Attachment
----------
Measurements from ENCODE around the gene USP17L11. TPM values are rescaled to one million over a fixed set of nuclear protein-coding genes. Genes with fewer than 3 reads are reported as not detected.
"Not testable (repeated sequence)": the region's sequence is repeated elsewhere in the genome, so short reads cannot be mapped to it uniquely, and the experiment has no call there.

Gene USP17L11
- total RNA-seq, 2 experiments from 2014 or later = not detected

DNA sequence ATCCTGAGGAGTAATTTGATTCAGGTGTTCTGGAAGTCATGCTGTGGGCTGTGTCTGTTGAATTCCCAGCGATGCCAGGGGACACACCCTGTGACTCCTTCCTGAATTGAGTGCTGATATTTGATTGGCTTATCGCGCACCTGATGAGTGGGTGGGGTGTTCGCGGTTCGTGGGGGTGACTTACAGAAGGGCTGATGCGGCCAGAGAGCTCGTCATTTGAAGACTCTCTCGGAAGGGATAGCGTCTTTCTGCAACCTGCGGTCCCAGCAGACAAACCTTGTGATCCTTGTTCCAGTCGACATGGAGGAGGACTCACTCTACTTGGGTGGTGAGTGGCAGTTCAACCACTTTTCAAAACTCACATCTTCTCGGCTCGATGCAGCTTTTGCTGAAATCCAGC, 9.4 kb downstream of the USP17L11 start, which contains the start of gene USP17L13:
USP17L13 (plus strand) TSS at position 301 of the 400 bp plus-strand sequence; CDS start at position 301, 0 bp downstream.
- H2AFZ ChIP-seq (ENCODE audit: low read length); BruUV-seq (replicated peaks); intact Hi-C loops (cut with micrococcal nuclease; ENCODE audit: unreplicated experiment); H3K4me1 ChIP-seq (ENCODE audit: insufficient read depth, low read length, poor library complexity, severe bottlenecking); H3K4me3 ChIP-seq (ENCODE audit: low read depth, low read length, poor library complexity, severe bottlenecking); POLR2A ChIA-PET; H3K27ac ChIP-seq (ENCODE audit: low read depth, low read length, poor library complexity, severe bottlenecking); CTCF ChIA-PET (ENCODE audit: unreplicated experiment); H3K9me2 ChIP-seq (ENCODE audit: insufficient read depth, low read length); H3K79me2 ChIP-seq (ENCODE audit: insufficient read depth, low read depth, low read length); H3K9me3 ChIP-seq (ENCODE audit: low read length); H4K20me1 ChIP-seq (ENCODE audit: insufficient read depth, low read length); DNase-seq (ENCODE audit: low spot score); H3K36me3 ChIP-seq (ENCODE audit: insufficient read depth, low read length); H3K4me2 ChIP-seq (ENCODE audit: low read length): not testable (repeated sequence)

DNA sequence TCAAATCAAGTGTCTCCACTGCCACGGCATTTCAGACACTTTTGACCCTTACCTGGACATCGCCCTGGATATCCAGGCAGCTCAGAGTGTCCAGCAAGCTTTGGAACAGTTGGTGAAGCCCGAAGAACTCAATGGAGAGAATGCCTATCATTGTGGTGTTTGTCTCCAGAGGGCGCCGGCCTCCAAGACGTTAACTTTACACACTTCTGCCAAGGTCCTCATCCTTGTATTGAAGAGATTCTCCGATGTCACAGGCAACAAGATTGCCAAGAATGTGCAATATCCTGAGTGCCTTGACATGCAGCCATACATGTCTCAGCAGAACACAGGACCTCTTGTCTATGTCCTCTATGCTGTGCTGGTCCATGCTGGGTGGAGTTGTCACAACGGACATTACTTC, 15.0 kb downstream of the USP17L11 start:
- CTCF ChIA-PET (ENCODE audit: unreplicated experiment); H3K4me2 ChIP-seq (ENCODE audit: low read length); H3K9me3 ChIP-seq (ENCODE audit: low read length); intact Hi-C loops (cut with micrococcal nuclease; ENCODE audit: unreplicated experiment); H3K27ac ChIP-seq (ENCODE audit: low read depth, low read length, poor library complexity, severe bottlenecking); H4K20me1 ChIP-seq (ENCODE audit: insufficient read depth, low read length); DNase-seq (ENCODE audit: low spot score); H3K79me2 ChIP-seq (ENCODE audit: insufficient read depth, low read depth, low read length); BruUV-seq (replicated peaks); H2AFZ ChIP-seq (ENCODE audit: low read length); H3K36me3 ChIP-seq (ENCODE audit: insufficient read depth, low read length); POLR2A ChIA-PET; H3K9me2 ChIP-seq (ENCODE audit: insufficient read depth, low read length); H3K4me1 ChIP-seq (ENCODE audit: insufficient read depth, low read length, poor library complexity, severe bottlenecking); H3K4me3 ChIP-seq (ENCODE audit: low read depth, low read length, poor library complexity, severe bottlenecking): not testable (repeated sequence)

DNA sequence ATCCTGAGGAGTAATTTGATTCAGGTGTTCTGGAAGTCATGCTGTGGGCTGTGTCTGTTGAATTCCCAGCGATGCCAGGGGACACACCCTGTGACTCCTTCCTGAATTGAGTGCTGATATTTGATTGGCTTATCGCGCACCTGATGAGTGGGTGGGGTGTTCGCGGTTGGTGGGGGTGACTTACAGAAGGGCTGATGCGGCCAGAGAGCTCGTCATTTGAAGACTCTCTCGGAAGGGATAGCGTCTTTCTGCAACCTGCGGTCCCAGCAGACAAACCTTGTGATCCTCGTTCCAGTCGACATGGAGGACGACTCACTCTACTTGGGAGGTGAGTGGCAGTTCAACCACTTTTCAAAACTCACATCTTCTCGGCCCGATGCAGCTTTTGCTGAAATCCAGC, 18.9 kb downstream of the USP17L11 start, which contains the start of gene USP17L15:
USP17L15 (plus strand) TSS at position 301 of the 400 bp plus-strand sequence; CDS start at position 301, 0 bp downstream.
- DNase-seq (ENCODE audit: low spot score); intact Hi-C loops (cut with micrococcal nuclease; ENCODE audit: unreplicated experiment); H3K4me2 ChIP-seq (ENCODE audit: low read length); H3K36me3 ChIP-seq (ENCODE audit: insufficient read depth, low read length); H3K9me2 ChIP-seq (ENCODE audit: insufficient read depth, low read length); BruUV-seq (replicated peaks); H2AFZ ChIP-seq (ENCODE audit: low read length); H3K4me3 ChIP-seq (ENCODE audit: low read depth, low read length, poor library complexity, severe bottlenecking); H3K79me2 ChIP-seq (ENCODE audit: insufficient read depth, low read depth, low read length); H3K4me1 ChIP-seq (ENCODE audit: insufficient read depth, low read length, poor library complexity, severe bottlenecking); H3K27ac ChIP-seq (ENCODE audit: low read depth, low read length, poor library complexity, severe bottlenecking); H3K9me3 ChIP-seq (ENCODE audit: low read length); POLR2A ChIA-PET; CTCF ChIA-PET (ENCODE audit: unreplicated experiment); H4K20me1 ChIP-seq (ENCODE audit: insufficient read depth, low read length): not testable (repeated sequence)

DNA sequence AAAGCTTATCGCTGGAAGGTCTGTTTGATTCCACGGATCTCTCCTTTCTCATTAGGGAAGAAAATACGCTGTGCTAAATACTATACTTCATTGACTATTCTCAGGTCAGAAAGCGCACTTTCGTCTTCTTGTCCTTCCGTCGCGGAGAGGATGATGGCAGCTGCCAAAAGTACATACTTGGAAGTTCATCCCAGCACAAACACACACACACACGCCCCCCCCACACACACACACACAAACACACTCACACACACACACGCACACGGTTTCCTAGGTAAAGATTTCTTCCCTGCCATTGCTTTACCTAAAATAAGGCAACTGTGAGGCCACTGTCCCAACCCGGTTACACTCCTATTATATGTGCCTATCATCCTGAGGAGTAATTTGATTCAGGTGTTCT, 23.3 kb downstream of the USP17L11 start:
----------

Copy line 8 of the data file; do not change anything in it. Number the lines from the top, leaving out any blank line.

DNA sequence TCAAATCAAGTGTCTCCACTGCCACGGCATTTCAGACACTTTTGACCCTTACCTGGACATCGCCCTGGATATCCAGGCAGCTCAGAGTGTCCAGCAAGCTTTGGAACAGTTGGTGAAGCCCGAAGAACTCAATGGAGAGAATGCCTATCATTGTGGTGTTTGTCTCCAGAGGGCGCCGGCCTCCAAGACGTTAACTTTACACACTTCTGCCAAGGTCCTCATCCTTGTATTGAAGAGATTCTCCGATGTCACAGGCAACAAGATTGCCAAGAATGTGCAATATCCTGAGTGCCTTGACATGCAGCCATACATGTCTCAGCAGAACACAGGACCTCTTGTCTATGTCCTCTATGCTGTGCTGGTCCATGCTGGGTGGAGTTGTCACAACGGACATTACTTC, 15.0 kb downstream of the USP17L11 start: